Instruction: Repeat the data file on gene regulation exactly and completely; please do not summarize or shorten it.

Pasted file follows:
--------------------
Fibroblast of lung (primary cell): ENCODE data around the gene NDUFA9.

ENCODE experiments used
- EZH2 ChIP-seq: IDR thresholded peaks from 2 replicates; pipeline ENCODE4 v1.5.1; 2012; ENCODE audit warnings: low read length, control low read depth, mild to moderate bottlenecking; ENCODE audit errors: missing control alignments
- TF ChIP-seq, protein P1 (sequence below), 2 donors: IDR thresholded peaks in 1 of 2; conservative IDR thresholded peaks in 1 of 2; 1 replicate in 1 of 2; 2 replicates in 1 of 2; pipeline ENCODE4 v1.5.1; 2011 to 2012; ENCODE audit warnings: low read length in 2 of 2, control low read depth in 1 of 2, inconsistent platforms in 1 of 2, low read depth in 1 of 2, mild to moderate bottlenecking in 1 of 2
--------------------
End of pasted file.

Fibroblast of lung (primary cell): ENCODE data around the gene NDUFA9.

ENCODE experiments used
- EZH2 ChIP-seq: IDR thresholded peaks from 2 replicates; pipeline ENCODE4 v1.5.1; 2012; ENCODE audit warnings: low read length, control low read depth, mild to moderate bottlenecking; ENCODE audit errors: missing control alignments
- TF ChIP-seq, protein P1 (sequence below), 2 donors: IDR thresholded peaks in 1 of 2; conservative IDR thresholded peaks in 1 of 2; 1 replicate in 1 of 2; 2 replicates in 1 of 2; pipeline ENCODE4 v1.5.1; 2011 to 2012; ENCODE audit warnings: low read length in 2 of 2, control low read depth in 1 of 2, inconsistent platforms in 1 of 2, low read depth in 1 of 2, mild to moderate bottlenecking in 1 of 2